A Travellerspoint blog

India Trip

Day 3

October 11

We were met at the airport by our driver for a lot of our trip here. He is a man who is working in Delhi but his wife and children still live in his village. He told me he is not lucky because his lively hood depends on the tips of the people he drives. His salary basically is just enough to buy his meals for the month with nothing left over. He says some people tip well but others not so much. The driving in Delhi is an experience in and of itself and I will write more about that in a bit but I di want to mention that on our way to the hotel as we were just driving along one of the city streets we passed a park that had a bunch of monkeys just sitting on the wall surrounding the park. There was even a momma and baby monkey. Definitely not a common sight while driving for me. He dropped us off at our hotel so that we could shower and change clothes and then he would drive us and a guide around the city to see the sights. Our hotel room is very nice and the beds are comfy. Yes, beds as there are two twin beds in the room. Better than sleeping in a plane!
It is hard to describe our adventures of the day! There were so many places we saw and so many experiences and my brain and body were so tired. We had decided to sight-see our first day since the next day old Delhi would be closed. So we set off. Our guide did a good job of giving us lots of information about the things we saw and the places we visited. Many times it was truly TMI as my little tired brain couldn't keep track of the names of dynasties and rulers and even the names of the places themselves! I found my eyes crossing and my brain fogging up at time. I understand how hard it is for children to learn something to which they have no frame of reference. Having never heard of the names he was using they really meant nothing to me and it made it hard to even keep anything straight. I needed him to hand me little flash cards with the names on them and maybe a time line since I am a visual learner. When he talked numbers or just told the stories it was much easier to relate to what he was saying and to remember. The things we saw were beautiful and interesting. Lots of the places were built hundreds of years ago and were still in incredible shape. I will give a run down of some of the sights we saw. (Luckily Momo tours gave us an excellent itinerary which has the places listed so I can remember and know how to spell the names)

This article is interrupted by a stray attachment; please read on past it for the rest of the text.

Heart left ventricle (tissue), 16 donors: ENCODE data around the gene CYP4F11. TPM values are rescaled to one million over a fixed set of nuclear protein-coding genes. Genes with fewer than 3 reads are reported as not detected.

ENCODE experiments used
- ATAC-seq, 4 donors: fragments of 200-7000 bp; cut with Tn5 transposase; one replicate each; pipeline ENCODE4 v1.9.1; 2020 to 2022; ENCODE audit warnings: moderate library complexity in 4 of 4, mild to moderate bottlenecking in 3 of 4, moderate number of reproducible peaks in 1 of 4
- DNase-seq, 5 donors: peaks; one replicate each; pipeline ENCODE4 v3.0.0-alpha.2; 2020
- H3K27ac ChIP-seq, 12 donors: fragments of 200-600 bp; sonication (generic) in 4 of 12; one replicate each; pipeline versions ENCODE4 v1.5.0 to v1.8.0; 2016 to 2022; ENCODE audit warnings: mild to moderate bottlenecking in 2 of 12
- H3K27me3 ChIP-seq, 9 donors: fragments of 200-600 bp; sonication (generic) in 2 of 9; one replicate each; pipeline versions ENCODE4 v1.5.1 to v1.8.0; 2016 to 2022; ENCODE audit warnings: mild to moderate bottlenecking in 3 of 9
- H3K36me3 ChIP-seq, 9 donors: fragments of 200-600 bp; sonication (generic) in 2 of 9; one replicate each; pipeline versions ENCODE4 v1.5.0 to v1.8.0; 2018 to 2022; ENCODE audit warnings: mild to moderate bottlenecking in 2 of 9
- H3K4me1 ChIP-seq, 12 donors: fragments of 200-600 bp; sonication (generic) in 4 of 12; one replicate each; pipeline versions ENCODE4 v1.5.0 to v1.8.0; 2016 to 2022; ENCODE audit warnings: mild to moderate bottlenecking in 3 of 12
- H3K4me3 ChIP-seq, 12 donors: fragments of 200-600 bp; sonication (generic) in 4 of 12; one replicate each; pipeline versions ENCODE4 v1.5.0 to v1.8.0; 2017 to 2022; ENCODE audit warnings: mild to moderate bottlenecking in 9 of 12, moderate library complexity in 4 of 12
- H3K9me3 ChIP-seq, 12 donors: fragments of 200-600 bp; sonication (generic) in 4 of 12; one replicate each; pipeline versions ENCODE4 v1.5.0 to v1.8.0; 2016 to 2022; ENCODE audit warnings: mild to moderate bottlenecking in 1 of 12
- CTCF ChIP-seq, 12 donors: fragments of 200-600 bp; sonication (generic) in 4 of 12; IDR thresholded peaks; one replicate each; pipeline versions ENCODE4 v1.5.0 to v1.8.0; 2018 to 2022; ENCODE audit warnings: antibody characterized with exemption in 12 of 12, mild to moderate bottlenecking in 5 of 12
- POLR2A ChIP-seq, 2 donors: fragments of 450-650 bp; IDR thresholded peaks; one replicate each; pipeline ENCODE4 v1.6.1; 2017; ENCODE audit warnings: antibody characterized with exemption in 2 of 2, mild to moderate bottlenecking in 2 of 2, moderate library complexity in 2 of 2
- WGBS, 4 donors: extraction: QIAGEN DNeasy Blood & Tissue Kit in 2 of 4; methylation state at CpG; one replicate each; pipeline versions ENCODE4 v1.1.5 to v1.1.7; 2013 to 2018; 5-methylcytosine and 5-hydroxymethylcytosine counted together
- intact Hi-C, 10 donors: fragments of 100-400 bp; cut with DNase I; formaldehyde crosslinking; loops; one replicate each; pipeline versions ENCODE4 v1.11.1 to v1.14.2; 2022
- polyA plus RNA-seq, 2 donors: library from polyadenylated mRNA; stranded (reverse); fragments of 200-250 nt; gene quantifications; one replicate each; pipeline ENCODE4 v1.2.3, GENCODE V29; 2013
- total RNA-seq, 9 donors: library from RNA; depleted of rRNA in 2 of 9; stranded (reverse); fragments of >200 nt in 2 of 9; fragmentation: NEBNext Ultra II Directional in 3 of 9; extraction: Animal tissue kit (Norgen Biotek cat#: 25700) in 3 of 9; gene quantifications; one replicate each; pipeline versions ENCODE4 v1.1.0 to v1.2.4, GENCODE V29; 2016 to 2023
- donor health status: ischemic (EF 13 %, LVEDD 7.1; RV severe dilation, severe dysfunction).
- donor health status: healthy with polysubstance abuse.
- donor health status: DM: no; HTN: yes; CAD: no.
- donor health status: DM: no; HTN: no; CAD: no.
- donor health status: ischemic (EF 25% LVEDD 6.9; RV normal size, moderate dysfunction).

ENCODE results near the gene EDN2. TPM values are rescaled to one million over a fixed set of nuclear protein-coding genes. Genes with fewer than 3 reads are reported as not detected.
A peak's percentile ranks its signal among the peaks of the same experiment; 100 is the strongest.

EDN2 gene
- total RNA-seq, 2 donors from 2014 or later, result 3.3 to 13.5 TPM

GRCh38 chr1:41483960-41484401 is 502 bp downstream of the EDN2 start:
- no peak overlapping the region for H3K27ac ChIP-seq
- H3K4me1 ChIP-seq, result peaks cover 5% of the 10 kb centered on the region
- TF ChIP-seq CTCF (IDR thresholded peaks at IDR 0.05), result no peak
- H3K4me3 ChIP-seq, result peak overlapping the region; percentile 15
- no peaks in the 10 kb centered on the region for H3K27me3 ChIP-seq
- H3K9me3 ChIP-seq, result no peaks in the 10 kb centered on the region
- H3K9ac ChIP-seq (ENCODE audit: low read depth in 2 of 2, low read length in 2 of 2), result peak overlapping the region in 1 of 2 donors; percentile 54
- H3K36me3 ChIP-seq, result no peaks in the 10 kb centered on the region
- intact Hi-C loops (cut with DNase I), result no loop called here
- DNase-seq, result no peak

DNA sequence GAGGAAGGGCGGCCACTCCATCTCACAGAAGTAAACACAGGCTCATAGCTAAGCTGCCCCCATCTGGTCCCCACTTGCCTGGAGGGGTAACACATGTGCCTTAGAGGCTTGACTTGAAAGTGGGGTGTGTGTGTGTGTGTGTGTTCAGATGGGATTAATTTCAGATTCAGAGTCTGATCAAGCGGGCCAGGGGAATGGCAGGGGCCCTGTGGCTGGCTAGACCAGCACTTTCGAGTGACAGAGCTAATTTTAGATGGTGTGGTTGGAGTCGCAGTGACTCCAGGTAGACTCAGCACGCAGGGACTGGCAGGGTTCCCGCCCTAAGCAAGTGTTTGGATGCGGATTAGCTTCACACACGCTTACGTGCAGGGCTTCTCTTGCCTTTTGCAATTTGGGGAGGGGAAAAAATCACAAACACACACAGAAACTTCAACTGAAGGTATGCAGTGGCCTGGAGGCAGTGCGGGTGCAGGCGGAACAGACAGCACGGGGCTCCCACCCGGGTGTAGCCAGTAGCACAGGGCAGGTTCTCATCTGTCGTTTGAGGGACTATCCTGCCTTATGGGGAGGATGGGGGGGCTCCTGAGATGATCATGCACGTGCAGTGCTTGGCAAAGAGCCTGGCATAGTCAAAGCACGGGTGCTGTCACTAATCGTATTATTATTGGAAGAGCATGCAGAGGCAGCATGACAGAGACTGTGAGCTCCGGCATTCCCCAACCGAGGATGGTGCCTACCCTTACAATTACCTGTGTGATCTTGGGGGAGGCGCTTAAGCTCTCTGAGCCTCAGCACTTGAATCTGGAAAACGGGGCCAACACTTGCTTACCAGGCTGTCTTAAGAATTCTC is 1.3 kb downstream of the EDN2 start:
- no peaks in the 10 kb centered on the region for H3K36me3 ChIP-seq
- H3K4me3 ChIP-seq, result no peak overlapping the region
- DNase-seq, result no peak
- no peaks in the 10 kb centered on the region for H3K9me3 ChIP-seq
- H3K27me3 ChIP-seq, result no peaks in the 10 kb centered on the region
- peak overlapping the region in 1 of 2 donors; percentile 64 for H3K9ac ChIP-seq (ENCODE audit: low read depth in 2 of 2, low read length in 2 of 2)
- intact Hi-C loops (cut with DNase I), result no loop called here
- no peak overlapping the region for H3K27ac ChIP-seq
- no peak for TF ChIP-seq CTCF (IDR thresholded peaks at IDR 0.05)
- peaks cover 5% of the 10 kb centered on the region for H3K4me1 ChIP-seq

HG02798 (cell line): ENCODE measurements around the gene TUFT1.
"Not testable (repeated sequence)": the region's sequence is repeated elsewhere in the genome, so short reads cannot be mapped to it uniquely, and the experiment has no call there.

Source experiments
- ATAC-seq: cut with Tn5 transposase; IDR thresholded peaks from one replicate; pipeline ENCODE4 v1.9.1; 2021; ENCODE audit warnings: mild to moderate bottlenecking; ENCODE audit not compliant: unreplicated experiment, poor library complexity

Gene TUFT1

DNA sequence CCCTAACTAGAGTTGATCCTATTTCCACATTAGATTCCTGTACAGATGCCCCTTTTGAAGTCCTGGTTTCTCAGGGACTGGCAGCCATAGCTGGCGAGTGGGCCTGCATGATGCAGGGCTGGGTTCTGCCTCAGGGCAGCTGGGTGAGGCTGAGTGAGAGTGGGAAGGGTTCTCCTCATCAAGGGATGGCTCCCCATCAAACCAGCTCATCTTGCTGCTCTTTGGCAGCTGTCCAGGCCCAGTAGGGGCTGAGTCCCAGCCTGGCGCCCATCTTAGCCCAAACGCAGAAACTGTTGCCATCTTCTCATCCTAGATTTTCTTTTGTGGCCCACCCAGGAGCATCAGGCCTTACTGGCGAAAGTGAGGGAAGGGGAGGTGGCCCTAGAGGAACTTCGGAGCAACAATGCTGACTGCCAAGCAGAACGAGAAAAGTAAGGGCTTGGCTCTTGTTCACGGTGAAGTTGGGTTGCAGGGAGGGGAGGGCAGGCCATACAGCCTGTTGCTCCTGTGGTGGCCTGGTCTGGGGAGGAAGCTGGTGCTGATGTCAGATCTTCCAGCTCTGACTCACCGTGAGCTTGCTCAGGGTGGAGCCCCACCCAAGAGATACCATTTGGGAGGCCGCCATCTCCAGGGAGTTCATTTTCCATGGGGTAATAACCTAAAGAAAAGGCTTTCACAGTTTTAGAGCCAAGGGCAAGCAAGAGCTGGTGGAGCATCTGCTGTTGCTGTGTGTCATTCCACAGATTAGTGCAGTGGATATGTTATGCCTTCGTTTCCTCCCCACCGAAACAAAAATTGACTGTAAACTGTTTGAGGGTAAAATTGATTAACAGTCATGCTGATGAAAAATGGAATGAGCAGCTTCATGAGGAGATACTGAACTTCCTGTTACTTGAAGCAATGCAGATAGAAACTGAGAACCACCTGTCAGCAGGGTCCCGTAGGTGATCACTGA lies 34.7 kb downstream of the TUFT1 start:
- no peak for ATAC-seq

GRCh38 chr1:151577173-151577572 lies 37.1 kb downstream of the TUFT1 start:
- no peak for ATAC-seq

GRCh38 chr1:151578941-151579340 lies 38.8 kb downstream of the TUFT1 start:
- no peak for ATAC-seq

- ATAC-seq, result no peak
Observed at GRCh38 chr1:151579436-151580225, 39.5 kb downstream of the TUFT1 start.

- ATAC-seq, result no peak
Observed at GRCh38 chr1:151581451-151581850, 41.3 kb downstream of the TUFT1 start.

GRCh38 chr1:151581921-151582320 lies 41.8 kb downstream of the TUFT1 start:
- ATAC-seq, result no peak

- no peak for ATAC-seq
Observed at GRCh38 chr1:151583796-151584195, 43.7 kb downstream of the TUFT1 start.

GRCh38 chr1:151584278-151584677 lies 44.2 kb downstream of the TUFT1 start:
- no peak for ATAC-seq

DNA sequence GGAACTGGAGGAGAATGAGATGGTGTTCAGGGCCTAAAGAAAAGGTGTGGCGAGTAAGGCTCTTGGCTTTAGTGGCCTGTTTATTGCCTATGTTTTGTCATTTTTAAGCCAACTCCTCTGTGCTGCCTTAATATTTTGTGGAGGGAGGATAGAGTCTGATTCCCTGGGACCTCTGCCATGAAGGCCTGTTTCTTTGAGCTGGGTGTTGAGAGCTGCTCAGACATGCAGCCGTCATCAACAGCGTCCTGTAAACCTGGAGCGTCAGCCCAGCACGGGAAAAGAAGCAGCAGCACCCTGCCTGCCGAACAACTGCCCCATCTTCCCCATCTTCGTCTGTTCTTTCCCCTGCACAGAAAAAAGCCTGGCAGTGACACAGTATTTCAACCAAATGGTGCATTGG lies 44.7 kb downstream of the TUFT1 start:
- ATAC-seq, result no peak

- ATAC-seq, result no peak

One of the first places we visited was India Gate which is a large arched memorial to the memory of the Indian soldiers who died in WWI. We couldn't go up close to it because it was barricaded off and they had chairs set up for a band contest of some sort later. I would have liked to walk closer and seen the detail but not an option.
We also saw Qutab Minar which is the largest stone tower built. It was beautifully carved quite a building feat. According to our itinerary it is 72.5 meters tall. When Glenn had been here last (a long long long time ago he was beginning to feel) you could actually go up inside it but it was all closed up now. Also on the same site were many other ruins that had been built by a king from ruins that he had torn down so it rather looked like a building put together nicely but from parts that didn't quite fit. Or if someone was trying to build something with specific parts but no idea how they were supposed to go together. There was also an iron pillar there that is well over 1000 years old. Once again Glenn showed his age by commenting that your used to be able to try to put your arms around it backwards and now it is all fenced off.

We went also to Rajghat, the beautiful memorial site for Gandhi. He ashes are intered there and it was surrounded by a very peaceful and simple park/garden area. We also drove past several other sites dedicated to the ashes of other important India figures such as Nehru and Indira Gandhi.
We went to a mosque, Jama Masjid, where we had to remove our shoes and I had to wear a robe to enter. It is the largest mosque in India and we were given lots of history about it and its architecture. It can hold 2,500 people and had separate entrances for the different peoples from royalty to the average person.

We stopped and had lunch at a very nice restaurant. We ate very good curry but the meal was definitely more than we budget for most meals. We did enjoy the time to catch our breath and the food.